Freight class is a standard classification system for shipments, defined by the National Motor Freight Traffic Association (NMFTA). It's used to categorize commodities like Furniture for transport, taking into account factors like weight, dimensions, density, storage capability, ease of handling, and liability. Freight class is a system to categorize different types of goods being shipped.
Density is a key concept in freight shipping, as it significantly impacts the freight class for commodities like Furniture and hence, the shipping cost. It is calculated as the weight of the shipment divided by its volume. Density is the weight of a shipment relative to its size in freight shipping.
Stowability is used in freight shipping to describe how easily an item can be stowed or stored in relation to other items. For example, when trying to understand stowability for Furniture, it is important to know if the item can be packaged efficiently and stowed onto the truck easily. In other words- It's the characteristic of a shipment that determines how well it can fit with other shipments.
Liability is a term used to refer to the accountability or risk involved in transporting Furniture. It's one of the factors considered when determining freight class. Liability refers to the responsibility assumed for potential damage or loss during shipment.
Handling refers to the procedures and precautions taken when moving and storing Furniture. It is one of the factors considered when determining freight class for Furniture.
Shelving Household Utility Steel
NOI, cast or natural stone, in boxes or crates
NOI. Applies only on waterbeds consisting of a mattress (foam, cellular, expanded or sponge plastic or rubber pad, integral water cylinders or bladder, and plastic liner; with fabric covering) with or without a pedestal or platform. In Packages 5F or 10F, Articles tendered for shipment on lift truck skids, pallets or platforms must be securely fastened to and must not overhang the edges of the lift truck skid, pallet or platform deck. When so tendered, articles may be shipped in Packages 47F or 154F.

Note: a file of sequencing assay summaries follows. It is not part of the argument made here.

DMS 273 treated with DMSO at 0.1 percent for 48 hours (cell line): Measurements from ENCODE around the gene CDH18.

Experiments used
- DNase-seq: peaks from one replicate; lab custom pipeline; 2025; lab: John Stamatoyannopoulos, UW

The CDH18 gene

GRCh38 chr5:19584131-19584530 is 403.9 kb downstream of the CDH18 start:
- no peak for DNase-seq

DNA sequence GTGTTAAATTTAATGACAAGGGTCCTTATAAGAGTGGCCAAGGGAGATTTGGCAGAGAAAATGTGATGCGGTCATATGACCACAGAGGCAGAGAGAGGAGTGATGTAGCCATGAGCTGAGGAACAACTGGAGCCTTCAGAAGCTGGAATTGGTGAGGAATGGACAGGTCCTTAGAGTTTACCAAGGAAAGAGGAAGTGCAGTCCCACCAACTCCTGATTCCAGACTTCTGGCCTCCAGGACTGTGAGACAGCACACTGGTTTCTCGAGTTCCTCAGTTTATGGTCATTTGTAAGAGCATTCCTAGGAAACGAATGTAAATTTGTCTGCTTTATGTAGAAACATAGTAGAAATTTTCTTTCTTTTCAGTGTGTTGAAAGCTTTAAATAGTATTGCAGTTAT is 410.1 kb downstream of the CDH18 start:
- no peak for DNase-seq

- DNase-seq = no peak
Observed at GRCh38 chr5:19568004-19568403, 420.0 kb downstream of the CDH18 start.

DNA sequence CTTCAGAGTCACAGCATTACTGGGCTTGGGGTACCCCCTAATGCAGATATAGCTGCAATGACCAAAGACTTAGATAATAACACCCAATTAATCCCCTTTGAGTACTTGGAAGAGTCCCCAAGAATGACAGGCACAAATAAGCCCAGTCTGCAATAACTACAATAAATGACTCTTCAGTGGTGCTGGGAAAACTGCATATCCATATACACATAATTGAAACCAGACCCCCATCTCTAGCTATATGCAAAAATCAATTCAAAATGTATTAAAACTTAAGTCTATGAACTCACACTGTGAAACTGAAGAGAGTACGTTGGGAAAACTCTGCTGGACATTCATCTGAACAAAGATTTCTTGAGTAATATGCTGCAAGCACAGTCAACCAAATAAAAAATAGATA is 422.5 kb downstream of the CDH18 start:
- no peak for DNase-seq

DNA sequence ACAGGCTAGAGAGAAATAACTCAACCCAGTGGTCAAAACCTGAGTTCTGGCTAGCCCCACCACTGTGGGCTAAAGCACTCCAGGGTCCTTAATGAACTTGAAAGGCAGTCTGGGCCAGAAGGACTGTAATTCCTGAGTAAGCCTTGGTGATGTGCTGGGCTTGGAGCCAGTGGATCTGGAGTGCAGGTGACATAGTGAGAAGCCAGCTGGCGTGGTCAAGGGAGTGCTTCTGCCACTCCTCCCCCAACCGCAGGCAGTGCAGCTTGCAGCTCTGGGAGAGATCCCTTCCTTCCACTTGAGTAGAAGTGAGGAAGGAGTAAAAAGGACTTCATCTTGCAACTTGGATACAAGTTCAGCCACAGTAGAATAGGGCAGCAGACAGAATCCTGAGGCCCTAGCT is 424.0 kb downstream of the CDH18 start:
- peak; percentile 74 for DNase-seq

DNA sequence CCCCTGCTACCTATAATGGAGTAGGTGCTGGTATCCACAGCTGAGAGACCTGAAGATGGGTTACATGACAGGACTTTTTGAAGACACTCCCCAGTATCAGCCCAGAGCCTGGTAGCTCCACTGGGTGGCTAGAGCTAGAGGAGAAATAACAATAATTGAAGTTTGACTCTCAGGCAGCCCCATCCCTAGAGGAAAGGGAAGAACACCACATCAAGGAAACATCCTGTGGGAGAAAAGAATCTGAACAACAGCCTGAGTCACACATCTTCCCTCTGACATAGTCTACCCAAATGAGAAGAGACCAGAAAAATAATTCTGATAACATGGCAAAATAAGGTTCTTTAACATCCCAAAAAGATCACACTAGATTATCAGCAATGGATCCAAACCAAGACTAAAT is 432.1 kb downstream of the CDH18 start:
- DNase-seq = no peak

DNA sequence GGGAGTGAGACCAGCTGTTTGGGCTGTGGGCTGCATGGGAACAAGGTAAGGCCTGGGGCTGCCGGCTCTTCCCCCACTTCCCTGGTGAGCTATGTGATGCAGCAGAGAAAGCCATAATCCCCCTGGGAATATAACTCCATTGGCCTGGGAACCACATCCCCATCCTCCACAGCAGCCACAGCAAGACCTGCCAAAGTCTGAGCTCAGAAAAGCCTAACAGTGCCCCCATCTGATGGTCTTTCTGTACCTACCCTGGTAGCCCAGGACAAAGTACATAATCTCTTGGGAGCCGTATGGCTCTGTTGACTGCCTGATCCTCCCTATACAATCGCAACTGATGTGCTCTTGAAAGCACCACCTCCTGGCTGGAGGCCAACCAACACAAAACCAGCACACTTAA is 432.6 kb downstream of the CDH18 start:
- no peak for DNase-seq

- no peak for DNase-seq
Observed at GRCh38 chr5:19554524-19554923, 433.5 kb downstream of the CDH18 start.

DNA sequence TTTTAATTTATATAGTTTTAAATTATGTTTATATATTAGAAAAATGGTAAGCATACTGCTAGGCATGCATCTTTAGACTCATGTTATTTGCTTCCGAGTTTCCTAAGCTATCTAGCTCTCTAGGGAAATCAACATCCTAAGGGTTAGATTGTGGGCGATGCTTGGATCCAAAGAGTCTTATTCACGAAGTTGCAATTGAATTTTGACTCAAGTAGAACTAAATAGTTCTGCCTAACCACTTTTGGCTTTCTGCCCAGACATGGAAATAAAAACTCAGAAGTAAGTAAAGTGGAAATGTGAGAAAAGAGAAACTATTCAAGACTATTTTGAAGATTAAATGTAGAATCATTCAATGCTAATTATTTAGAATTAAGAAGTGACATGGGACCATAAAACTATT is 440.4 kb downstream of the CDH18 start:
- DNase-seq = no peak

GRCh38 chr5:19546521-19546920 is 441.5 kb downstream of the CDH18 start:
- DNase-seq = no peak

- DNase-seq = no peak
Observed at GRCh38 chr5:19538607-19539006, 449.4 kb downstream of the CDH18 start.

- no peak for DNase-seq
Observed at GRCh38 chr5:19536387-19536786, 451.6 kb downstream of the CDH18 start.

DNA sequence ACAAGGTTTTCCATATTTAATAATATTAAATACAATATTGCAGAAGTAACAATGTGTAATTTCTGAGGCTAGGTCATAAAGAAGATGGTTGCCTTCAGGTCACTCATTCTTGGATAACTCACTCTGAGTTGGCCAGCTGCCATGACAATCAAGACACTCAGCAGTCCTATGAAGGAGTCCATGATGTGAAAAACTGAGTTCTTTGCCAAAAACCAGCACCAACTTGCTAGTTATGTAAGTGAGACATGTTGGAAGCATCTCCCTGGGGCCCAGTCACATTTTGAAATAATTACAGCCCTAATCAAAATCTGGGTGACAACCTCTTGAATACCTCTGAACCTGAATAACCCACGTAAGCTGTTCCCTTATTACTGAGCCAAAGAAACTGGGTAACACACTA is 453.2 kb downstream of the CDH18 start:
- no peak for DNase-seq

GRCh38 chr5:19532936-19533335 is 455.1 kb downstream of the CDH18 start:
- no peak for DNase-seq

Without stands, or with stands KD, collapsed or taken apart; in Packages 1F, 3F, 5F or 25F
Shelves completely detached from uprights, in packages
Common Commodity Items
For many NMFC® codes there isn’t just one single class that is applied. Often, NMFC® numbers have multiple "sub-classes", which are almost always based on the density of the shipment. In the instance where your NMFC® number has multiple sub classes, it's best to contact an expert, like Koho, to help identify which subclass to use.
The National Motor Freight Traffic Association (NMFTA) annually publishes a list of freight class designations, codes, and subclasses for commonly shipped items (https://classit.nmfta.org/). To access this list, you are required to pay a subscription fee. Learn more about freight classes for free on our freight classes pages.
No. If you claim that your freight is a lower class than it actually is, your carrier will likely find out. They will charge you a fee for reclassifying the freight and charge you the appropriate amount for the actual class of your freight after it has been shipped.